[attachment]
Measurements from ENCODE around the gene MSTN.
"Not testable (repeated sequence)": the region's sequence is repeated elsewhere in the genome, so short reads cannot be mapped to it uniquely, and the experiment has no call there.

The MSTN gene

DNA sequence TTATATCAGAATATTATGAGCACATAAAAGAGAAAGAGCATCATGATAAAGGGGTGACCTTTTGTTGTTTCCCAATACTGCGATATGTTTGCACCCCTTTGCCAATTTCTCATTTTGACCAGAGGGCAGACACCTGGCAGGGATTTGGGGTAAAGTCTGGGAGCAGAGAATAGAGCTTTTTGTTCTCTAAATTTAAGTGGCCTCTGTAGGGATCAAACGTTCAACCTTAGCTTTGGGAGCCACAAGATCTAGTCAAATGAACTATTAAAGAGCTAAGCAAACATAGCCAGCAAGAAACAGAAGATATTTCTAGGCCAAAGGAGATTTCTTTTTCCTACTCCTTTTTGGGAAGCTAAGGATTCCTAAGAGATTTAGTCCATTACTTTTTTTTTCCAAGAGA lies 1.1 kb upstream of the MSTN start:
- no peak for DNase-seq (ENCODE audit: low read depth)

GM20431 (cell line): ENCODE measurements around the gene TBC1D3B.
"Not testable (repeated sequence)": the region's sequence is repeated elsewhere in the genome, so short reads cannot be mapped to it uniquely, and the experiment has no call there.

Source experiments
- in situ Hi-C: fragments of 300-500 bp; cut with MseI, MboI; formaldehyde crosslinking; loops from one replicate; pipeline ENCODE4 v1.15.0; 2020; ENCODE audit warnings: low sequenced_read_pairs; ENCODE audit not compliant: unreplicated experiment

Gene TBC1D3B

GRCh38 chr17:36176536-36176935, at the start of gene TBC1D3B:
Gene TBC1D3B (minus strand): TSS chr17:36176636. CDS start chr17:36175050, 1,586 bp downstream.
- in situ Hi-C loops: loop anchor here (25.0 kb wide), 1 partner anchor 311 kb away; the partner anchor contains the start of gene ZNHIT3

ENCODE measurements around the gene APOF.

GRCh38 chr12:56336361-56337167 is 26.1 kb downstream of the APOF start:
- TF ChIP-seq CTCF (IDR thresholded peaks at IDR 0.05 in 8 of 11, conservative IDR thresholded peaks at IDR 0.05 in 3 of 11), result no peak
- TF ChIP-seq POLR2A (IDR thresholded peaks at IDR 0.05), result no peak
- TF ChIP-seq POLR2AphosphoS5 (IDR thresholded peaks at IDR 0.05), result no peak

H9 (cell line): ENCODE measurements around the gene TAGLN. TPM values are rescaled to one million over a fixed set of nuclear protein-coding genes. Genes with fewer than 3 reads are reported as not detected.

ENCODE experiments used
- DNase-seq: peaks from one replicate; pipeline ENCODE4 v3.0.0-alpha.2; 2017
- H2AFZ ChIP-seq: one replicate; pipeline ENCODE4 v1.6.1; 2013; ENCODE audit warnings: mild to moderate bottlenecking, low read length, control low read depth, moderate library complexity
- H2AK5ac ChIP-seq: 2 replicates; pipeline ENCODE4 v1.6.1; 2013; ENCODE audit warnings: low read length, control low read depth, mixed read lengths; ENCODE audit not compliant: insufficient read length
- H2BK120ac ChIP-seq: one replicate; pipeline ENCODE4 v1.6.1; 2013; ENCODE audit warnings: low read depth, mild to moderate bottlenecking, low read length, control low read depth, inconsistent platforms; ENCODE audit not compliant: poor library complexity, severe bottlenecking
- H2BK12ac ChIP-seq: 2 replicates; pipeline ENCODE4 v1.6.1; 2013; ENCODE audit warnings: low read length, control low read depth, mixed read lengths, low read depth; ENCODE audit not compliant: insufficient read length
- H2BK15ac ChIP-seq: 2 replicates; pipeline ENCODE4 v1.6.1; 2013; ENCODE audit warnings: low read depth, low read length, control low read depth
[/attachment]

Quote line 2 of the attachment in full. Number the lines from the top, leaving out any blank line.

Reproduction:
"Not testable (repeated sequence)": the region's sequence is repeated elsewhere in the genome, so short reads cannot be mapped to it uniquely, and the experiment has no call there.